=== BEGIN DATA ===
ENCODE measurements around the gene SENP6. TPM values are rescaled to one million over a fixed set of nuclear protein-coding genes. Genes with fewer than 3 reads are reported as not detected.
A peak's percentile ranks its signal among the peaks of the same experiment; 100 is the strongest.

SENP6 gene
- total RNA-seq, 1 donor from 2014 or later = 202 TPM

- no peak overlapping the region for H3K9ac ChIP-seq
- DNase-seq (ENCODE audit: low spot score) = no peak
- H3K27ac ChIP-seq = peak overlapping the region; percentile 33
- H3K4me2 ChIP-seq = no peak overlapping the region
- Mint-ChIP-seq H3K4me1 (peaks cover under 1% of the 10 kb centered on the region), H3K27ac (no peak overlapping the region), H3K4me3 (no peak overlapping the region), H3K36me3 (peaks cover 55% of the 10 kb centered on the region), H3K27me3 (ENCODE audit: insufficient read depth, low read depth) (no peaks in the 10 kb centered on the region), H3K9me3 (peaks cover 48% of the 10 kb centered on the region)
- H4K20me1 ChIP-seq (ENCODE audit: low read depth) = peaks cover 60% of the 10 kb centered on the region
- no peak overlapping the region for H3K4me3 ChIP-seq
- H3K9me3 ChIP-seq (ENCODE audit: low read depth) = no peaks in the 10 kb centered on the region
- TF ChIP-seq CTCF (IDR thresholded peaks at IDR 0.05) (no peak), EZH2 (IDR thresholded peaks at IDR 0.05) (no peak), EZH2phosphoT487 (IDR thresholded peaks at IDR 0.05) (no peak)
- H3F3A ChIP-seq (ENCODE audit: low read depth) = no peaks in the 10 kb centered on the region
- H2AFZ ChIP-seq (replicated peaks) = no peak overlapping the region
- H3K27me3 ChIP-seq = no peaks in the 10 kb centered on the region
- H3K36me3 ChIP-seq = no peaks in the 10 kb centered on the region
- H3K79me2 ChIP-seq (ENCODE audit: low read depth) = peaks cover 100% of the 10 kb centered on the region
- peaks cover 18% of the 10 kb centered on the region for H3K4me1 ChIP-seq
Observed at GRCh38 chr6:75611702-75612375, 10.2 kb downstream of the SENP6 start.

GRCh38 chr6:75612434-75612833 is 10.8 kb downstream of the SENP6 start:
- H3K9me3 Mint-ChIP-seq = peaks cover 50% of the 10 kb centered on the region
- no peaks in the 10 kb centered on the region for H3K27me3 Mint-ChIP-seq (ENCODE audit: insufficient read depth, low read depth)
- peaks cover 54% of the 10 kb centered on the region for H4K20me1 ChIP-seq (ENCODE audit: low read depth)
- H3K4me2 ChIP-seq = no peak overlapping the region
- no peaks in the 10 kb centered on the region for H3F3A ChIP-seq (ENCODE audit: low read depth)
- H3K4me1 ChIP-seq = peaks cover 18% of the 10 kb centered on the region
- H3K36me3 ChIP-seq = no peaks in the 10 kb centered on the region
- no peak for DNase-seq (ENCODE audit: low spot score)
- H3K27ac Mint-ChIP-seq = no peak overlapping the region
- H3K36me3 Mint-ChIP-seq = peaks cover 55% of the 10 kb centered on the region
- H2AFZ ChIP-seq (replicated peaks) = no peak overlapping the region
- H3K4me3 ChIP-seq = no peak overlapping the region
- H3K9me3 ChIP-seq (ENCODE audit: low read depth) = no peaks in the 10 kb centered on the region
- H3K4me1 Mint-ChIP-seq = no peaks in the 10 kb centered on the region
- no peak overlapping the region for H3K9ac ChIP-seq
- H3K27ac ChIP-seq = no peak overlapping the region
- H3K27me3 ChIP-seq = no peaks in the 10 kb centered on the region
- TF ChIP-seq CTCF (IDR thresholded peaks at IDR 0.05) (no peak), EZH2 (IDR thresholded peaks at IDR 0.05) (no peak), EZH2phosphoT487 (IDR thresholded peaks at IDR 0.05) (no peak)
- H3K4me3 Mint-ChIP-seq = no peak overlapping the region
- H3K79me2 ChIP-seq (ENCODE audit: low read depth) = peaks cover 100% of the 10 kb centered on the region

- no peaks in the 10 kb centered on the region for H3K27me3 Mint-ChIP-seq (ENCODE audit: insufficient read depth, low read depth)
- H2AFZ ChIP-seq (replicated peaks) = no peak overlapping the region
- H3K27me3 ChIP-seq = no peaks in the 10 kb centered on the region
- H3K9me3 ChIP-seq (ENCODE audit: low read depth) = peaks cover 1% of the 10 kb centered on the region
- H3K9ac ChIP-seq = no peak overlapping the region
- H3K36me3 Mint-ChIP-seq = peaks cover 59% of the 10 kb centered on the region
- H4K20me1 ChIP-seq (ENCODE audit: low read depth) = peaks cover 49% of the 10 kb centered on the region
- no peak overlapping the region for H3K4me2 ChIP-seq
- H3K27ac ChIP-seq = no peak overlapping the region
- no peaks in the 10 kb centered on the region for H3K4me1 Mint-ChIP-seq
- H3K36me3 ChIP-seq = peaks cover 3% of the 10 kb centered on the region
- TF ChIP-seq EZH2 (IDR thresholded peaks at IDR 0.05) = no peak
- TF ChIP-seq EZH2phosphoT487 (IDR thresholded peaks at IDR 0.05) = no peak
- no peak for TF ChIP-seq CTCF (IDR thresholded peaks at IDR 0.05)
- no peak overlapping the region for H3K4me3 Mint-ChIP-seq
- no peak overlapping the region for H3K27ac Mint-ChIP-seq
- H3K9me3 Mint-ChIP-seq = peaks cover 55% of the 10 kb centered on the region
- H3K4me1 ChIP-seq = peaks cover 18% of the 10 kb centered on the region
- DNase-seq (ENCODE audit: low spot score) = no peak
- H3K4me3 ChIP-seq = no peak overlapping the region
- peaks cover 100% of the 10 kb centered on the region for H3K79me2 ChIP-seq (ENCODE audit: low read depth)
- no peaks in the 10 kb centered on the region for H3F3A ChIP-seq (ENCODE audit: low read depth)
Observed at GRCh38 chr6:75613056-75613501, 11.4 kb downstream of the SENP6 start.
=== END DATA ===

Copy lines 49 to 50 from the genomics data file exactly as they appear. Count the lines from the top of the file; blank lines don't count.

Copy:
- no peak overlapping the region for H3K4me2 ChIP-seq
- H3K27ac ChIP-seq = no peak overlapping the region